Photo credit: Sarah Brooks
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Iowa State Capitol December 2014This week began the real work in the Senate after all the pomp and circumstance surrounding last week faded. There were budget subcommittees meeting for the first time this week. We started to work through the respective appropriation targets of party leaders and the targets given in the Governor’s budget shared with us during the Condition of the State last week.

In the Education Appropriation Subcommittee on which I serve, we discussed the funding of workforce programs, community colleges and regent universities and schools for the deaf and blind, as well as funding for Iowa Public Television and Public Radio.

School start date has received attention after the Governor ordered the Department of Education to stop issuing waivers for schools to begin before the law stipulates. The law takes control from local school boards to allow for Iowa students to participate in activities like local and State Fairs and go on family vacations before returning to school. Because this is a complex issue, I have assigned myself to the subcommittee for SSB 1058, so we can move forward to find a way to maintain local control of education while striving to preserve families’ summer activities.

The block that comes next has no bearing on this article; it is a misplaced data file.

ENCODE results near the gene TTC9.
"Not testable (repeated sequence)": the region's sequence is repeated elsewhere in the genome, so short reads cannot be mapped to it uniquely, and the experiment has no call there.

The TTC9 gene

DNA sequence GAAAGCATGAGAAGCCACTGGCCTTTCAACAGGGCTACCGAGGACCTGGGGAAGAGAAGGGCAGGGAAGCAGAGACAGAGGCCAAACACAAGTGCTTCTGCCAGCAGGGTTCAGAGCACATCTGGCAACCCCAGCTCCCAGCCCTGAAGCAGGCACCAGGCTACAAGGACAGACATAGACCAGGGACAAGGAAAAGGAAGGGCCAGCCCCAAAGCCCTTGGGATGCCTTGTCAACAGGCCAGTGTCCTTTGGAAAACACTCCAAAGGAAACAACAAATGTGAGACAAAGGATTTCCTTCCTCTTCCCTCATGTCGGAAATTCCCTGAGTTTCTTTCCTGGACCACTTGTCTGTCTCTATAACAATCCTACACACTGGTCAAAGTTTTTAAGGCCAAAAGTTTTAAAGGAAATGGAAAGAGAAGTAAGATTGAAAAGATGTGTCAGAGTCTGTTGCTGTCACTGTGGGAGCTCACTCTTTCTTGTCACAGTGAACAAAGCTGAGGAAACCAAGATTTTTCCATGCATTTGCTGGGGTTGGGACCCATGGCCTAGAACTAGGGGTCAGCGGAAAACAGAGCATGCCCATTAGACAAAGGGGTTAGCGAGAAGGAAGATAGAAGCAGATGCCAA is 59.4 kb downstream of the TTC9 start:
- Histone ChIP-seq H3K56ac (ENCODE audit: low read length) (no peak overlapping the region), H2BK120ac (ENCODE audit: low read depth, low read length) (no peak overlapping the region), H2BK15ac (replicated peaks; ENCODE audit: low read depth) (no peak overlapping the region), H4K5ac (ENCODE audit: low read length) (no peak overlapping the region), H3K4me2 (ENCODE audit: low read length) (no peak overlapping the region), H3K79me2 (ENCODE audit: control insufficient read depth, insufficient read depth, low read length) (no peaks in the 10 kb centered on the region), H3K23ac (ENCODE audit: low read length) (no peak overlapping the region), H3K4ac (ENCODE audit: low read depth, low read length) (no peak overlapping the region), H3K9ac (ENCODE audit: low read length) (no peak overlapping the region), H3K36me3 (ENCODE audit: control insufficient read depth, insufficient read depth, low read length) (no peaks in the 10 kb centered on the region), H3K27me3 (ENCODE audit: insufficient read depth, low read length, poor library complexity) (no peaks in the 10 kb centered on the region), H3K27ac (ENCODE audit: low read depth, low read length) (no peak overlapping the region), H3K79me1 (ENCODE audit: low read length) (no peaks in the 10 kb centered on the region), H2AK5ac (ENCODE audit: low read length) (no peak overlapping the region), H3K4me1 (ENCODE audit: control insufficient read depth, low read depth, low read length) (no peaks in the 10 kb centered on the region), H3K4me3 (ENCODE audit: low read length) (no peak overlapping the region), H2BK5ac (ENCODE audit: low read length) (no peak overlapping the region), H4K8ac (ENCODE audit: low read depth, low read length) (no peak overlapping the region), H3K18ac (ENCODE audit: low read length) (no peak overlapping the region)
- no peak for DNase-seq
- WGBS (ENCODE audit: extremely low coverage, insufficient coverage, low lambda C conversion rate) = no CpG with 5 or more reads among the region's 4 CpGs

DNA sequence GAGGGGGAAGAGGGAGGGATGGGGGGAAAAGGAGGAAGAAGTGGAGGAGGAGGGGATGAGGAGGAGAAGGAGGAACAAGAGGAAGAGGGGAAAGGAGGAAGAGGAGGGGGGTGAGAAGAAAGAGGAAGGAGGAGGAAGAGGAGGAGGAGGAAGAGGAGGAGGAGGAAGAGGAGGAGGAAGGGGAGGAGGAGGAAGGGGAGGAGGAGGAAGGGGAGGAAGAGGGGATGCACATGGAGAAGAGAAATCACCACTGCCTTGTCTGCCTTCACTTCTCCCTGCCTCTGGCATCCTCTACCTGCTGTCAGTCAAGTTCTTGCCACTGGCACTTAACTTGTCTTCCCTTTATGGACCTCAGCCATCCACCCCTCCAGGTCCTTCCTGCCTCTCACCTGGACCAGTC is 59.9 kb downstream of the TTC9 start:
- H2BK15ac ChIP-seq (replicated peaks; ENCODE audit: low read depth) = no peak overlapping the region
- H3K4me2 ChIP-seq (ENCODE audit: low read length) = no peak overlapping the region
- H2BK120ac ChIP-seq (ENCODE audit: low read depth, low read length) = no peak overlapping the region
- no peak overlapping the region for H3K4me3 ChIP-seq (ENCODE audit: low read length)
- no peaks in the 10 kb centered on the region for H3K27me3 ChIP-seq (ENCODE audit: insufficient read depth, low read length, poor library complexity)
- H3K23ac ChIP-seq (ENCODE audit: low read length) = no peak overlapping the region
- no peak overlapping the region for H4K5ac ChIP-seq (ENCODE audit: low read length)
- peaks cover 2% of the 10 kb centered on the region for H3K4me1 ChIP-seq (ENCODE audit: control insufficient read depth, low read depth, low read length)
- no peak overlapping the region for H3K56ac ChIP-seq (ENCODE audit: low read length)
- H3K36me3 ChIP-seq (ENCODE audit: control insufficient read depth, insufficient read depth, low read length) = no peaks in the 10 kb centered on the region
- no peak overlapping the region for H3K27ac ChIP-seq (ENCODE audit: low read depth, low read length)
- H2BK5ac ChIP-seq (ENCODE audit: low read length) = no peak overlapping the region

I have been receiving inquiries from across my district about clean water and soil conservation. The Republican-led Legislature, along with the support of Governor Vilsack, in 2000, adopted the “I on Iowa” water quality initiative. The legislation was designed to improve soil conservation efforts. The Department of Natural Resources and Iowa Department of Agriculture and Land Stewardship directed funding specifically for the installation of additional buffer strips, retention ponds, and grass waterways to keep the soil on the ground. The Legislature also appropriated $35 million in the newly created Environment First Fund, which dedicated these resources specifically to improve water quality and lower soil erosion. EFF is still producing results. In addition, there have been many special programs implemented since 2000, including the Nutrient Management Plan of 2013. This was designed to help lower the hypoxia in the Gulf by 45 percent through the voluntary efforts of thousands of Iowa producers. I am willing to work with all of you to find meaningful solutions for agriculture and Iowa.

Along the same lines, water quality has been in the news recently after it was reported the Des Moines Water Works Board of Trustees voted to proceed with a lawsuit against three northwest Iowa counties due to high nitrate levels found in the Des Moines and Raccoon Rivers. The pending lawsuit, under the Clean Water Act, was approved by the water works board on January 8. As Iowans we need to work together to address these issues and that begins with communication and the voluntary cooperation between Iowans. My greatest fear from these lawsuits is that it will open all of Iowa up to lawsuits from municipalities outside of Iowa. If we are to find a reasonable and responsible solution to Iowa’s water quality demands, we must work together and not battle against each other.

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